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Tuesday, June 28, 2016

Madonna's Ex-Dancers Dare to be Truthful in Strike a Pose

Posted By on Tue, Jun 28, 2016 at 2:00 PM

[Left to right] Former Madonna dancers and stars of Strike a Pose: Oliver Crumes III,  Salim Gauwloos, Kevin Stea, Carlton Wilborn, and Luis Camacho once tap danced around certain truths. - ACT OUT PHOTOGRAPHY BY JIM NORRENA
  • ACT OUT Photography by Jim Norrena
  • [Left to right] Former Madonna dancers and stars of Strike a Pose: Oliver Crumes III, Salim Gauwloos, Kevin Stea, Carlton Wilborn, and Luis Camacho once tap danced around certain truths.
Madonna's feature-length rockumentary Truth or Dare spotlighted many of the Queen of Pop's sexy song-and-dance numbers from her 1990 Blond Ambition Tour. But it was what director Alek Keshishian captured offstage that truly curled mainstream America's toes and almost garnered the film an X rating. For the seven male dancers — six gay and one straight — that made up Madonna's dance troupe, however, certain truths were still too shocking to reveal.  It took 25 years, but today they're ready to tell all in a new documentary about the truths behind Truth or Dare, entitled Strike a Pose.  

SF Weekly
 caught up with the band of "brothers," Luis Camacho, Salim Gauwloos, Kevin Stea, Carlton Wilborn, and Oliver Crumes III, between a Macy's in-store appearance and their film's Frameline premiere on June 25, about the secrets that they didn't dare expose. 

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Wednesday, April 27, 2016

Interview: Choreographer Sean Dorsey on the Depths of the Missing Generation

Posted By on Wed, Apr 27, 2016 at 5:45 PM

l-r: Nol Simonse, ArVejon Jones, Brian Fisher, Sean Dorsey - LYDIA DANILLER
  • Lydia Daniller
  • l-r: Nol Simonse, ArVejon Jones, Brian Fisher, Sean Dorsey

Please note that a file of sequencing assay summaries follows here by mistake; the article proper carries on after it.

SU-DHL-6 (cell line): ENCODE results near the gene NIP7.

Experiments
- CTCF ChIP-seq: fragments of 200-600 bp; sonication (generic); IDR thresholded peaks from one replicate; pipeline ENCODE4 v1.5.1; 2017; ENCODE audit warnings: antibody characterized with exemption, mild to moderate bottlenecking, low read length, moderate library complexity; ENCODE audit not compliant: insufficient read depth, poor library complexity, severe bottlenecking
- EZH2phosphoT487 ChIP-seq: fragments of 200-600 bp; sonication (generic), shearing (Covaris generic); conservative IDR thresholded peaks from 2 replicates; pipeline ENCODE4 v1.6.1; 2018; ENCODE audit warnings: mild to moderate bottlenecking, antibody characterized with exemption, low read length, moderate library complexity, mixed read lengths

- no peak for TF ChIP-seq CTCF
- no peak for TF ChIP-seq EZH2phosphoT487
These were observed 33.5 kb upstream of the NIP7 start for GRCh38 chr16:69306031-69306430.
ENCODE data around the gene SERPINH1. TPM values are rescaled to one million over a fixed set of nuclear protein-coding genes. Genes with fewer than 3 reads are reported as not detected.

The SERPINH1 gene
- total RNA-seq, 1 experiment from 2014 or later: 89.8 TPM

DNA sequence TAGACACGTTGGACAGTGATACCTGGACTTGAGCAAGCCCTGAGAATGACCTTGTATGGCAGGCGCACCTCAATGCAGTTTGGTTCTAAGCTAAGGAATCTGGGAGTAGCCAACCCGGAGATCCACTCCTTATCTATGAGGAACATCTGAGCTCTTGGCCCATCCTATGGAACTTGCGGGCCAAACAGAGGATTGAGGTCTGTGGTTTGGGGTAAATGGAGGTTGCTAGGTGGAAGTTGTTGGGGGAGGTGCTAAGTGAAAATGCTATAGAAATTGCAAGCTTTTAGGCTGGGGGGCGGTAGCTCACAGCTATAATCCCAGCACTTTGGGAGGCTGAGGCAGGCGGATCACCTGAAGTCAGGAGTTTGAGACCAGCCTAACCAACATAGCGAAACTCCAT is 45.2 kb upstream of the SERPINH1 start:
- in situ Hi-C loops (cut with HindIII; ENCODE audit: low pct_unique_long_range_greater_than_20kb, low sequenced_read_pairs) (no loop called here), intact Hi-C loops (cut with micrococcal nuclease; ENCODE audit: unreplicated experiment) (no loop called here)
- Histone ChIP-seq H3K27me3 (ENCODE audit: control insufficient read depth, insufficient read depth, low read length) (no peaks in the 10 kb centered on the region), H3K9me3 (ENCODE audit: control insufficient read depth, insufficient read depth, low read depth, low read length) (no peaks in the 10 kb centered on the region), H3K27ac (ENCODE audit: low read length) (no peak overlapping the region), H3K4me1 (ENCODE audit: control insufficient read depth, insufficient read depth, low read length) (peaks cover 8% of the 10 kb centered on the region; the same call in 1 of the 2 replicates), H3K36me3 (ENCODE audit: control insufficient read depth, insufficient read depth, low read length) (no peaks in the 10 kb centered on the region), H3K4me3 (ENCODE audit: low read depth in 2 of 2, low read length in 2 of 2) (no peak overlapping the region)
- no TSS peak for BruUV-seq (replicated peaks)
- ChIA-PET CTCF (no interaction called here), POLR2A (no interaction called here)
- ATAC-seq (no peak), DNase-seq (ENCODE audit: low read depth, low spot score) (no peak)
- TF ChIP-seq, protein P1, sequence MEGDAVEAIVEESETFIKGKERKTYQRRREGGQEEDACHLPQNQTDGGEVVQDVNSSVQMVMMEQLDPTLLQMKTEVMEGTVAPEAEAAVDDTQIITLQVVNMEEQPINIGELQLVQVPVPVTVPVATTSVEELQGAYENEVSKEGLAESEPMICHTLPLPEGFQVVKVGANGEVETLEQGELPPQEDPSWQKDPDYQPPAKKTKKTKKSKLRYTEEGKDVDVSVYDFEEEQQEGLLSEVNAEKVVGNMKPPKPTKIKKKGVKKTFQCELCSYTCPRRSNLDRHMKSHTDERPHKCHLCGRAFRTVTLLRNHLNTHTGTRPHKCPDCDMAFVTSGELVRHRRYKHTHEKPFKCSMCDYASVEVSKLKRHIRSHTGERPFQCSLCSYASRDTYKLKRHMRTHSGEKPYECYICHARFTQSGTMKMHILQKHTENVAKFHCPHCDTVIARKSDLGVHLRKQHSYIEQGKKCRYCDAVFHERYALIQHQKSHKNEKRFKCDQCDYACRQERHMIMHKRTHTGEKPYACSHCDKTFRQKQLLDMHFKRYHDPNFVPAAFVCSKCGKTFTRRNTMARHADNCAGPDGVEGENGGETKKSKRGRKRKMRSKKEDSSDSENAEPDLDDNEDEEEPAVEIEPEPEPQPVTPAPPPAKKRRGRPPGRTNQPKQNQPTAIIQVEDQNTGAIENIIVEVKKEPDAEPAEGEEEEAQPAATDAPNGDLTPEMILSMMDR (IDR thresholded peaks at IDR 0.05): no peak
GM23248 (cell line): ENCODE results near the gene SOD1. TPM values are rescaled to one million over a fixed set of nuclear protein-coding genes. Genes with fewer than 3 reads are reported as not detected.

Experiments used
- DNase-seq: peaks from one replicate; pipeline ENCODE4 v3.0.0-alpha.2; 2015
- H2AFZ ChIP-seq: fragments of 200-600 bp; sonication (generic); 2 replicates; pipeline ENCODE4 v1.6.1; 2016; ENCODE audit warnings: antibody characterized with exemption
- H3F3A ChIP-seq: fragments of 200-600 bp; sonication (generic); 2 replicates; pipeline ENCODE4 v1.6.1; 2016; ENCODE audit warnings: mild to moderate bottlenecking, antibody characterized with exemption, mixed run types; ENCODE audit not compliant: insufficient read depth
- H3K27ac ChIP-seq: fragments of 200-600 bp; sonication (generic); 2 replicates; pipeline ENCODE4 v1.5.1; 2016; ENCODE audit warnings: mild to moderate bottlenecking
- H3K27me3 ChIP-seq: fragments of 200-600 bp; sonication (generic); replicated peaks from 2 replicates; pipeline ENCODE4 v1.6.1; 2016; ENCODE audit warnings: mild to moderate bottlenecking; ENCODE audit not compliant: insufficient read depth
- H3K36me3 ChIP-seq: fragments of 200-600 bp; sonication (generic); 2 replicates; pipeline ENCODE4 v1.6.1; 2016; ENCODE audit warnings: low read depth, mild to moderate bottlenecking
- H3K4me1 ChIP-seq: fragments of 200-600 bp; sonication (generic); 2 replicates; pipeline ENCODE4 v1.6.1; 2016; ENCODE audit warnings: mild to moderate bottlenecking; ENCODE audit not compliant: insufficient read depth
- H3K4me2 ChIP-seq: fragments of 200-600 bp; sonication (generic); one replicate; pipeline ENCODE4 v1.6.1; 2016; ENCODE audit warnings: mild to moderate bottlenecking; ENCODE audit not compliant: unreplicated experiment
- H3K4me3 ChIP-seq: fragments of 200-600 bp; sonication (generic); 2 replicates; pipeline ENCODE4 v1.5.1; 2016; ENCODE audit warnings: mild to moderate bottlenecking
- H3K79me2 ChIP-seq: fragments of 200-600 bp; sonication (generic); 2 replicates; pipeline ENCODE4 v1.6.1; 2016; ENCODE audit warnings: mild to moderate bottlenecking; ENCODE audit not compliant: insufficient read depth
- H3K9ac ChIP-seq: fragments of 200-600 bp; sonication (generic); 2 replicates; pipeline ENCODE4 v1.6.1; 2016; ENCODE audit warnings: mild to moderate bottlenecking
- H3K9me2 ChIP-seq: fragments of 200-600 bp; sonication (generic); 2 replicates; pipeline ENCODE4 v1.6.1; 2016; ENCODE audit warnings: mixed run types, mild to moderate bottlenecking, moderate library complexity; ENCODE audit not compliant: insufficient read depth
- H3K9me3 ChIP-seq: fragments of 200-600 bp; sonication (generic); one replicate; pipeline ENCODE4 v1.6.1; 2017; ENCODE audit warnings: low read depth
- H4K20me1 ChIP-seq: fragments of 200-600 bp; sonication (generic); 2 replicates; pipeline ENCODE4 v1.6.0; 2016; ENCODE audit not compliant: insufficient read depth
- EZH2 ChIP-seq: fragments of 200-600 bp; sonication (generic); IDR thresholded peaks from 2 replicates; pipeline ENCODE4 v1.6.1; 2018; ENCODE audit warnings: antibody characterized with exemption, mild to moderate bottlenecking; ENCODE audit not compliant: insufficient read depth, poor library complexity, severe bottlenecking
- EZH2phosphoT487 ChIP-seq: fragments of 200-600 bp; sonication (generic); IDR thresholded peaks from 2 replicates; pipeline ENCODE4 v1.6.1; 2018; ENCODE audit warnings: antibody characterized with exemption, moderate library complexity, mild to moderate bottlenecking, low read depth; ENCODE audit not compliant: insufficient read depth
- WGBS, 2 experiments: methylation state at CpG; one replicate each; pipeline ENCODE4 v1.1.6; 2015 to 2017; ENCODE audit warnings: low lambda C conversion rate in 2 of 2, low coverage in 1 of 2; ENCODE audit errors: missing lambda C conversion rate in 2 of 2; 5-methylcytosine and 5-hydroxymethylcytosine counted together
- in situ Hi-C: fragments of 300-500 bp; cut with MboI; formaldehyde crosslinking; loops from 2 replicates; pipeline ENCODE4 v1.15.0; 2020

By the time it comes to Z Space in early May, choreographer Sean Dorsey's The Missing Generation will be midway through its 20-city national tour. Twice nominated for Isadora Duncan Awards, it's a dance-theater work that looks at the trauma of HIV/AIDS survivors, paying special attention to transgender individuals whose stories have often been left out of the prevailing narratives of the crisis years. 

The piece came together after two years of conducting oral histories with survivors of the epidemic, only a fraction of which could be used in the final work. SF Weekly spoke to Dorsey about his choreographic style, the heartbreak of having to leave so many people's intimate stories on the proverbial cutting room floor, and what the idea of the missing generation came to mean for him.

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Thursday, January 7, 2016

Digging the Darkness with punkkiCo's Salve Regina

Posted By on Thu, Jan 7, 2016 at 1:30 PM

Raisa Punkki (r) Mihyun Lee (middle) Fanni Miettinen (in red) - AFSHIN ODABAEE
  • Afshin Odabaee
  • Raisa Punkki (r) Mihyun Lee (middle) Fanni Miettinen (in red)

San Francisco dancer, choreographer, and founder of punkkiCo Raisa Punkki digs the dark side. A native of Finland, and grew up in a place that encourages introspection.

“It’s dark and cold there most of the year, and that affects your mind. Finns tend to be artistic and stoic," she says. "A colleague once warned me that Americans might not like my darkness."

Though the brightness and openness of the Bay Area — in terms of the art scene and the weather — are part of what keep Punkki here, she continues to mine the darkness for its generative potential. Her current piece, Salve Regina, delves into that most dark and holy mystery, the female body. The Latin title comes from a medieval choral piece and translates to “hail, holy queen.” For the ninety-minute performance, Punkki and her collaborators created six dances that examine the complex of admiration, queasiness, and terror that men and women feel about our mammalian first home.

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Tuesday, December 22, 2015

Inside Daybreaker, S.F.'s Sober Pre-Dawn Dance Party